Australia’s largest biotech company CSL says it is working on a plasma-based therapy for patients with more severe forms of COVID-19.
CSL Behring Australia, a subsidiary of CSL Limited, said today it would “begin immediate onshore development of an anti-SARS-CoV-2 plasma product with the potential to treat people with serious complications of COVID-19, particularly those whose illness is progressing towards the need for ventilation.”
The experimental therapy, known as COVID-19 Immunoglobulin, will be developed by CSL Behring Australia at its manufacturing facility near Melbourne in Broadmeadows, Victoria.
Like a growing number of biopharmas, including Eli Lilly and Takeda, CSL will create its therapy by collecting blood from people who have recovered and then tapping their virus-fighting antibodies to help those struggling to battle the disease.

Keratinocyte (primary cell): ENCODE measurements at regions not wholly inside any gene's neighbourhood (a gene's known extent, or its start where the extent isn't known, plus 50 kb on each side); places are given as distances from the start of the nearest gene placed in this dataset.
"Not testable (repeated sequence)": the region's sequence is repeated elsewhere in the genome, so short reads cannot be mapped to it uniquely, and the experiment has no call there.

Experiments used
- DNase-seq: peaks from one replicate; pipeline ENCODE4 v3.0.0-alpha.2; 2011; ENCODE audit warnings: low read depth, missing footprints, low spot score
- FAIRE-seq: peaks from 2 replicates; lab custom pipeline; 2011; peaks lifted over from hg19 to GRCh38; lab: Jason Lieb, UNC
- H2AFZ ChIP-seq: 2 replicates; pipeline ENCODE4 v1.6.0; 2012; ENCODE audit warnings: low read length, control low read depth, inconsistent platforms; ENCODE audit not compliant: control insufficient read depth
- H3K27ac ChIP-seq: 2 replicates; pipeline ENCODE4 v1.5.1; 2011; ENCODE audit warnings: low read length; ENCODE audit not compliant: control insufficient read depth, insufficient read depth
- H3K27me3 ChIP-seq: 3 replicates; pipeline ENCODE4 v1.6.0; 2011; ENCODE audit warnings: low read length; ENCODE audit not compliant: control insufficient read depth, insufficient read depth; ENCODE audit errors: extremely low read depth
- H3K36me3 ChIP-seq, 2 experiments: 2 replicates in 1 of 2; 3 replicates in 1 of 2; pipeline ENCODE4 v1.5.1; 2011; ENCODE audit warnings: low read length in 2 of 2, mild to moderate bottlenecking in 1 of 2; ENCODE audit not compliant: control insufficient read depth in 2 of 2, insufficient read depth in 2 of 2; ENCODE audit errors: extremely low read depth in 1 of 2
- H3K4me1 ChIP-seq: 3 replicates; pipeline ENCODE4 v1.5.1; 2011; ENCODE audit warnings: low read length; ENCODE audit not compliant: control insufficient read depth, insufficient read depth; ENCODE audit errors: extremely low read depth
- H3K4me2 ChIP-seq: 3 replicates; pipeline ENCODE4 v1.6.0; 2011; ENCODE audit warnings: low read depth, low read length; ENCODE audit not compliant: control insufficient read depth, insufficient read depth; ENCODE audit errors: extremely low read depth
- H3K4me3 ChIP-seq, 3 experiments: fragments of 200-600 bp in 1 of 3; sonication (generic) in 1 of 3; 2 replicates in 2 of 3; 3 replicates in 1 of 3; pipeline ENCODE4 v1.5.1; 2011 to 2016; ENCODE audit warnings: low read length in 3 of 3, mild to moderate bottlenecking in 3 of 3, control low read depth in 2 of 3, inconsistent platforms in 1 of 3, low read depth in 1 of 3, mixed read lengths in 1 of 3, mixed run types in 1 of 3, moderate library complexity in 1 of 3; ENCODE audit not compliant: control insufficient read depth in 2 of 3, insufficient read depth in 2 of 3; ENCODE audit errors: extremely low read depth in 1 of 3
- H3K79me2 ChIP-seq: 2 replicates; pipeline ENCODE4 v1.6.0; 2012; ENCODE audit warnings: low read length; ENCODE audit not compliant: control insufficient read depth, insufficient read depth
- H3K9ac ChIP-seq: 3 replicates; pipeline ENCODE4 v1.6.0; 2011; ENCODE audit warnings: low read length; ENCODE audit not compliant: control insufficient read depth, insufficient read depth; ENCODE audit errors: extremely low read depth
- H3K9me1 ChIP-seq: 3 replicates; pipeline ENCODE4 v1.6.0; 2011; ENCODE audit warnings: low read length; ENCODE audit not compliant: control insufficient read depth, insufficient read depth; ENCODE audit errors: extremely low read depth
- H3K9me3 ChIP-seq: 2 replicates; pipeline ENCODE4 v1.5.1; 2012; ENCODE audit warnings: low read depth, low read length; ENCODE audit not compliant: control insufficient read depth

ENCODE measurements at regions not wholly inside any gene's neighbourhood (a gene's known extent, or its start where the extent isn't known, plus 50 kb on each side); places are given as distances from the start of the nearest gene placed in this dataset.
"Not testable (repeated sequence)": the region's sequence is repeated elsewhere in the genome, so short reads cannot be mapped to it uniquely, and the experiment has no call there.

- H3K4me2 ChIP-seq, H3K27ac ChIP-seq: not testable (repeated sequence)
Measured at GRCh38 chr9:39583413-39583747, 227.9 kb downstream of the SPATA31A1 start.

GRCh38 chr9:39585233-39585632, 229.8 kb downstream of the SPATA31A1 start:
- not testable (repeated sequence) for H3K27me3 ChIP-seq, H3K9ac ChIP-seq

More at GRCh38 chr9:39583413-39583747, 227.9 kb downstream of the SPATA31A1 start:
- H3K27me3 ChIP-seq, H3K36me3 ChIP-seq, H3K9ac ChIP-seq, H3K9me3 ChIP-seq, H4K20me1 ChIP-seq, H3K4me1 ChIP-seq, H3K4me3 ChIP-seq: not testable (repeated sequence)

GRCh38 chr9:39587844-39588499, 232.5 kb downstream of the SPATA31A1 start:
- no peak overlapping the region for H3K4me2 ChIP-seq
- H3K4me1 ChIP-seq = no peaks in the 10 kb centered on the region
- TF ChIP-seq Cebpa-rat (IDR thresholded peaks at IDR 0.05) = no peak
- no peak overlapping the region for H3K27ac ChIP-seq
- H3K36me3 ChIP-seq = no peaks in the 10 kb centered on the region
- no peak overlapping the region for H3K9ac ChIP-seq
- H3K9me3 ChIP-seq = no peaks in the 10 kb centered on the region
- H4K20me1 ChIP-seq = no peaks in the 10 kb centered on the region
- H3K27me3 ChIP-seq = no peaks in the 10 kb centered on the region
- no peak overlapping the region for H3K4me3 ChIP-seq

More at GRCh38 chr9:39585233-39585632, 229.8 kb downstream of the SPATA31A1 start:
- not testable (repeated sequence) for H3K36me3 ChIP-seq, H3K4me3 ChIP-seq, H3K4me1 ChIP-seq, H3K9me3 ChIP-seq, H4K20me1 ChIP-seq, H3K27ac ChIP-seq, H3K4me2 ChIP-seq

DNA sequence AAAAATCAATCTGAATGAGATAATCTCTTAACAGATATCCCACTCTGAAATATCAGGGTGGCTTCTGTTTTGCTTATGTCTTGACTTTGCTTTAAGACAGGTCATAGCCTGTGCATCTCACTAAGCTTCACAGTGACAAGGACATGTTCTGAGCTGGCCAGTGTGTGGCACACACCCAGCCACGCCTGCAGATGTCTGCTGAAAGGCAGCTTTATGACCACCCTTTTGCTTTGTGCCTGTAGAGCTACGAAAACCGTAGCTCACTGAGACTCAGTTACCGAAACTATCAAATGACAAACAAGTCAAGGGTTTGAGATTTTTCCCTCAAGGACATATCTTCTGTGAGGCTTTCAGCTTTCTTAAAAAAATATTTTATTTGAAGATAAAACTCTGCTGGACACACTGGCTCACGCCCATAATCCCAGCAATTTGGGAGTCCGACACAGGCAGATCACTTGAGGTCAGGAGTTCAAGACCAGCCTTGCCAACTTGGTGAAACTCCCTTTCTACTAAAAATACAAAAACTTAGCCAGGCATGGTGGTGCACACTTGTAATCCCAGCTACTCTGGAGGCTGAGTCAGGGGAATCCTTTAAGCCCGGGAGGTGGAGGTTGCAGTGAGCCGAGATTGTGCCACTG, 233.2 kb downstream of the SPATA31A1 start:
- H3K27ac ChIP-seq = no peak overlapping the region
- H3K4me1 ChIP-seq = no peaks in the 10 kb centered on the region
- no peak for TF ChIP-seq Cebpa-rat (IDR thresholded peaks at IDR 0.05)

The biotech said it needs blood plasma donations from about 800 people, which will be collected by the Australian Red Cross, in order to treat around 100 patients in the trial.
In the first phase of its testing, it said a “a small batch” of COVID-19 Immunoglobulin will be made and used to develop tests to detect the presence of the antibodies that fight SARS-CoV-2, the virus causing COVID-19.
Step two will involve a larger batch of COVID-19 Immunoglobulin that will be used in studies in Australia’s hospitals to asses safety. If all goes well, CSL “will seek to register COVID-19 Immunoglobulin with the Therapeutic Goods Administration to allow its ongoing supply in Australia,” it said in a statement.
CSL’s chief medical officer, Charmaine Gittleson, said: “With a 104 year heritage of serving Australia’s health needs, CSL is very pleased to be able to play a role in the response to the current pandemic. Our efforts will leverage the full spectrum of our onshore capabilities, from research and development, through to advanced manufacturing.”